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Only the Paranoid Survive [Hardcover]

Andrew S. Grove
4.0 out of 5 stars  See all reviews (47 customer reviews)

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Book Description

Sept. 1 1996
Under Andy Grove's leadership, Intel has become the world's largest chipmaker, the fifth-most-admired company in America, and the seventh-most-profitable company among the Fortune 500. You don't achieve rankings like these unless you have mastered a rare understanding of the art of business and an unusual way with its practice.

Few CEOs can claim this level of consistent record-breaking success. Grove attributes much of this success to the philosophy and strategy he reveals in Only the Paranoid Survive--a book that is unique in leadership annals for offering a bold new business measure, and for taking the reader deep inside the workings of a major corporation. Grove's contribution to business thinking concerns a new way of measuring the nightmare moment every leader dreads--the moment when massive change occurs and all bets are off. The success you had the day before is gone, destroyed by unforeseen changes that hit like a stage-six rapid. Grove calls such moments Strategic Inflection Points, and he has lived through several. When SlPs hit, all rules of business shift fast, furiously, and forever. SlPs can be set off by almost anything--megacompetition, an arcane change in regulations, or a seemingly modest change in technology.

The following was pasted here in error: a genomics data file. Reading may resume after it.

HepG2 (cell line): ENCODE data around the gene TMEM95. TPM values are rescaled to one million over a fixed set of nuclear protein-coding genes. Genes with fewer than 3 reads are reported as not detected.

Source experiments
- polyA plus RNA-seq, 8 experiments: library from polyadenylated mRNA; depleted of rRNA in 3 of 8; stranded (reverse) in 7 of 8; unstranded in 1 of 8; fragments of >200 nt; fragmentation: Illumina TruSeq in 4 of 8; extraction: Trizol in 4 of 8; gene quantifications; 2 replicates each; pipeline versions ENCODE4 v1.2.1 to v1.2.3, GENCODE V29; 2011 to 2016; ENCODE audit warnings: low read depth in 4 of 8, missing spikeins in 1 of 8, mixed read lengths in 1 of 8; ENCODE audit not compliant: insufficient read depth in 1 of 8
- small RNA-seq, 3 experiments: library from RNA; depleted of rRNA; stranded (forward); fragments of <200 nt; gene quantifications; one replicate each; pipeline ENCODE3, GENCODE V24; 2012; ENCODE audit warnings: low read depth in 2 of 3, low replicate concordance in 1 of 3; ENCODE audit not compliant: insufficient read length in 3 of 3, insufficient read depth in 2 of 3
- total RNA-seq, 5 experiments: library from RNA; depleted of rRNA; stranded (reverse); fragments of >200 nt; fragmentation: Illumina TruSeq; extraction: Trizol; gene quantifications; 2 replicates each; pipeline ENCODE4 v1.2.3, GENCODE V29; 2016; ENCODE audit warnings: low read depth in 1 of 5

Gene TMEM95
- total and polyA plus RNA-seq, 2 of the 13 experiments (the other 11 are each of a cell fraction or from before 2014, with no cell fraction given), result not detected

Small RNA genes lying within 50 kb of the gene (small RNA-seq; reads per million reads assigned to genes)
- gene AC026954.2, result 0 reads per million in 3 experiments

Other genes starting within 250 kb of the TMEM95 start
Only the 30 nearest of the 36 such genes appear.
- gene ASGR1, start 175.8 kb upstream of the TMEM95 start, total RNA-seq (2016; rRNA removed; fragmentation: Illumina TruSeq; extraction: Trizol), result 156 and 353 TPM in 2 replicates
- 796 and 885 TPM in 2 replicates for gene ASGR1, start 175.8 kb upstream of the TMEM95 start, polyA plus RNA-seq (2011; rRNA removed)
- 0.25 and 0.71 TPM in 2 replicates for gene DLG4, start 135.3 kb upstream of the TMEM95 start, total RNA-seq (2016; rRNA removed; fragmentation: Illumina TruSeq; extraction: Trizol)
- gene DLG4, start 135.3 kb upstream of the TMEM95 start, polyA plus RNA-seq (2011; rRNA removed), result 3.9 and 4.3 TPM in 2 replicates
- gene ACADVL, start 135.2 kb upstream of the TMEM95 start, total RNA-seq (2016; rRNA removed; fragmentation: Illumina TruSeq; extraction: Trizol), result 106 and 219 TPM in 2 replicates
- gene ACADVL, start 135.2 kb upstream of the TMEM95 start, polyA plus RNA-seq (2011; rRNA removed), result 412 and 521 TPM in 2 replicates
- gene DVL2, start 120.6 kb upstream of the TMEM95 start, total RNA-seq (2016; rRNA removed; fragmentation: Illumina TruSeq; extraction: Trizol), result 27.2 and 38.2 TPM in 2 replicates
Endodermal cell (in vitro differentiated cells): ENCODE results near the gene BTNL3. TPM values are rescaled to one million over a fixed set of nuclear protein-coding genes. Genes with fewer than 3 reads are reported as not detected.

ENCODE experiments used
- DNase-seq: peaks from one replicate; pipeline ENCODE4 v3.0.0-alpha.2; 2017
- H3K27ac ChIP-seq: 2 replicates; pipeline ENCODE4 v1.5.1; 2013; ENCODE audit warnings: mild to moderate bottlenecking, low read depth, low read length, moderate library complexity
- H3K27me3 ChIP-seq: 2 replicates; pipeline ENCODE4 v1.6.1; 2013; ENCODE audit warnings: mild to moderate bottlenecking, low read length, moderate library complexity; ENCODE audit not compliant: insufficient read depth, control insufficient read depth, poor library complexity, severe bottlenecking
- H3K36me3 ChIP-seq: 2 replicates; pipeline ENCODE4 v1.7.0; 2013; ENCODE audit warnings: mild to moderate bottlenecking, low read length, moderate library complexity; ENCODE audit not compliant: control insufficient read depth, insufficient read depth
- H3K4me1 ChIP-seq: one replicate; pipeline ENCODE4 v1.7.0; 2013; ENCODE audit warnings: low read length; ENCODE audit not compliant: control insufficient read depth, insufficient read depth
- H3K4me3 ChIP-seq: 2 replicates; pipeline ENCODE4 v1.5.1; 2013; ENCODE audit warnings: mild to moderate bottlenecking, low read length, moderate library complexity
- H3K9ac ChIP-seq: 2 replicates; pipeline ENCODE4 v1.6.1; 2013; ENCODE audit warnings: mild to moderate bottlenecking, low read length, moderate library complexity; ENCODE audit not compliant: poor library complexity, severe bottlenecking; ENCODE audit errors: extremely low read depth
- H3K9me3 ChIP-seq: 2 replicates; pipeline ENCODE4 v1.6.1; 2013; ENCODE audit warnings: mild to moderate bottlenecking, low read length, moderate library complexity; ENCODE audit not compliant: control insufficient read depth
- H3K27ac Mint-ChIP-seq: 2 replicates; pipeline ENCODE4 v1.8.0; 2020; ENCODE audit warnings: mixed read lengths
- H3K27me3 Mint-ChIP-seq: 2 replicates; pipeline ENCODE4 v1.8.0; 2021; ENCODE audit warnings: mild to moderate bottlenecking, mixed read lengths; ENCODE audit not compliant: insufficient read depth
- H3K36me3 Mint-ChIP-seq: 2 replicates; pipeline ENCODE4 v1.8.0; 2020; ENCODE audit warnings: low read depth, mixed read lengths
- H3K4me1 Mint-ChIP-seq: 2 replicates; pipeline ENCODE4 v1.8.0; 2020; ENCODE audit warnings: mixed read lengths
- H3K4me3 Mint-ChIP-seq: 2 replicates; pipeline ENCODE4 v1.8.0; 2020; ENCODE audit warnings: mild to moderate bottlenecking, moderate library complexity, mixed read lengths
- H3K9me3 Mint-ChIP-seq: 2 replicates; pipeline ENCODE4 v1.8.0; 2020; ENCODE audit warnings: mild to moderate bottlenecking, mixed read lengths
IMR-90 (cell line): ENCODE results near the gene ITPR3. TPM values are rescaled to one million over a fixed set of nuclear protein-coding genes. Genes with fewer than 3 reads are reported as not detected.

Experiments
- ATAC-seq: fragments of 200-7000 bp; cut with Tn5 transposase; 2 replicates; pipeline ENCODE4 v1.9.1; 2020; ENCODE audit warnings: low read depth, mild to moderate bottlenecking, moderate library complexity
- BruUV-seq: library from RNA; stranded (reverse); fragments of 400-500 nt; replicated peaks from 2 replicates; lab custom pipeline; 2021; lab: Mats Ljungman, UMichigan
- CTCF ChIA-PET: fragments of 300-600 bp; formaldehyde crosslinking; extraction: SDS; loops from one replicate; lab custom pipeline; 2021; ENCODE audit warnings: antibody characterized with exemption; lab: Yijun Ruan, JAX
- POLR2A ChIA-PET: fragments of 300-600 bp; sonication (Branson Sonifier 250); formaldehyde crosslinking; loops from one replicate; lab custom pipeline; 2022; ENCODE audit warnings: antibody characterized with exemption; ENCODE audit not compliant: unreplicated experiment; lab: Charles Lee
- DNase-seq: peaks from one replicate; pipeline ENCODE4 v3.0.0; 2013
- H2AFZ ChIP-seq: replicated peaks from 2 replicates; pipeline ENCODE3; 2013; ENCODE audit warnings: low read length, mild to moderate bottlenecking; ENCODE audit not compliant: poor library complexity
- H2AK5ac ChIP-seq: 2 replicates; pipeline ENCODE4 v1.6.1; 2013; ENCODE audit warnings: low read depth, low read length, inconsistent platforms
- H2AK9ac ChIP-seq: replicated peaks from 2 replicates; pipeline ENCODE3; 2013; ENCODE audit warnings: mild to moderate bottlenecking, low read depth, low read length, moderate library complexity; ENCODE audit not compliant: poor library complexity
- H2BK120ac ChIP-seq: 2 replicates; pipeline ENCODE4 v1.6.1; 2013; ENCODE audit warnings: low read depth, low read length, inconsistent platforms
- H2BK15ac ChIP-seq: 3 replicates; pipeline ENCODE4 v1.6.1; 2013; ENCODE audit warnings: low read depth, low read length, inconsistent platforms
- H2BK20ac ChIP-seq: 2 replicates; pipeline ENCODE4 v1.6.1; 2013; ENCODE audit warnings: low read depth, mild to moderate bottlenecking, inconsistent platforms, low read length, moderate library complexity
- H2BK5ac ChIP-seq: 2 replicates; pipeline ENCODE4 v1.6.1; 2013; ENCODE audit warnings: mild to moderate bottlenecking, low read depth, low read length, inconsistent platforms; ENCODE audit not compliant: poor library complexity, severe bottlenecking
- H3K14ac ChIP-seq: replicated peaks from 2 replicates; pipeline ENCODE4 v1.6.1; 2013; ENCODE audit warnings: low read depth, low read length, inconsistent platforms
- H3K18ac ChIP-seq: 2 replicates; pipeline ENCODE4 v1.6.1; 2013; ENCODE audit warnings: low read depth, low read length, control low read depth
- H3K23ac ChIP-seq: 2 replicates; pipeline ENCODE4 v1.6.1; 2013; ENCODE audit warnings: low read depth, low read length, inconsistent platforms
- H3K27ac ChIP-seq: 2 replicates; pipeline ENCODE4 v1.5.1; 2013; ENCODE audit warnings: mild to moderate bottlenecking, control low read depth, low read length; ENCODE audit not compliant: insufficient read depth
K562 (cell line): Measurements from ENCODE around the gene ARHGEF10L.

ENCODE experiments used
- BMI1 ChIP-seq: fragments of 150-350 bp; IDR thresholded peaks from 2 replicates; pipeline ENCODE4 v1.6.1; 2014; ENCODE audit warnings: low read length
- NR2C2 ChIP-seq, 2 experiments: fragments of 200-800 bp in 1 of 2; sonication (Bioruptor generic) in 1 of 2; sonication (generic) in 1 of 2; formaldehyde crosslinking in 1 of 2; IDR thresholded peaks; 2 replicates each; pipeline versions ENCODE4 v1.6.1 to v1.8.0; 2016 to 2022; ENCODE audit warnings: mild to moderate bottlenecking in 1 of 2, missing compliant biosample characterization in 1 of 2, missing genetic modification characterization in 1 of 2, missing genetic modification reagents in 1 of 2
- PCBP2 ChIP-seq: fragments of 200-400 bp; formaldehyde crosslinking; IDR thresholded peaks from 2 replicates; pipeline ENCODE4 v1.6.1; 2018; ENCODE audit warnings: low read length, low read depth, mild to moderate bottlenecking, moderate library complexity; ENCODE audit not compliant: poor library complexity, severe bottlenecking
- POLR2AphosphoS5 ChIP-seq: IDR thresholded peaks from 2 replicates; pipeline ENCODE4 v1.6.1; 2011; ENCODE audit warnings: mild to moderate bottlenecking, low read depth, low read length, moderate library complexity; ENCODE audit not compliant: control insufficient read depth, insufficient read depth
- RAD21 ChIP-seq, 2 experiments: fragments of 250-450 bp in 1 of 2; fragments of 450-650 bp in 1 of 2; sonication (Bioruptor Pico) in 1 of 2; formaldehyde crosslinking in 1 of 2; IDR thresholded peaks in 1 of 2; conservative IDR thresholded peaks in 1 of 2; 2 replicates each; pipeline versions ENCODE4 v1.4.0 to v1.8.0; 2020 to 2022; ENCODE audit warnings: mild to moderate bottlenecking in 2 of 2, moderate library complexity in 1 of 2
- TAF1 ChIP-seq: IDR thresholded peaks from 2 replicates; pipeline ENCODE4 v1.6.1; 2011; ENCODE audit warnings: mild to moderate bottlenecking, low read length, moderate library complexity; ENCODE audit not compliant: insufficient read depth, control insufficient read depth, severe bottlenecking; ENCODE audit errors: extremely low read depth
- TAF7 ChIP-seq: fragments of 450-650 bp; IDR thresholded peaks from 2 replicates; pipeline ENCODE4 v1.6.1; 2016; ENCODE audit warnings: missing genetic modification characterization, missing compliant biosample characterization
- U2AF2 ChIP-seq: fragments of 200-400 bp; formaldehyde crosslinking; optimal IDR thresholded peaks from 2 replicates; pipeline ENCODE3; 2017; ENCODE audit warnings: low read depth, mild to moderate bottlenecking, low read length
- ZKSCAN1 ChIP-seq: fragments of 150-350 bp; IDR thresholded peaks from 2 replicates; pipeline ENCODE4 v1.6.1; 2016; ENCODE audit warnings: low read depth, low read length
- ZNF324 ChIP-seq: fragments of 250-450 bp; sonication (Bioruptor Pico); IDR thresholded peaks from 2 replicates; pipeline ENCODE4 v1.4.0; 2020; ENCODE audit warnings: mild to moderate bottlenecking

Yet in the watchful leader's hand, SlPs can be an ace. Managed right, a company can turn a SIP into a positive force to win in the marketplace and emerge stronger than ever.

To achieve that level of mastery over change, you must know its properties inside and out. Grove addresses questions such as these: What are the stages of these tidal waves? What sources do you turn to in order to foresee dangers before trouble announces itself? When threats abound, how do you deal with your emotions, your calendar, your career--as well as with your most loyal managers and customers, who may cling to tradition?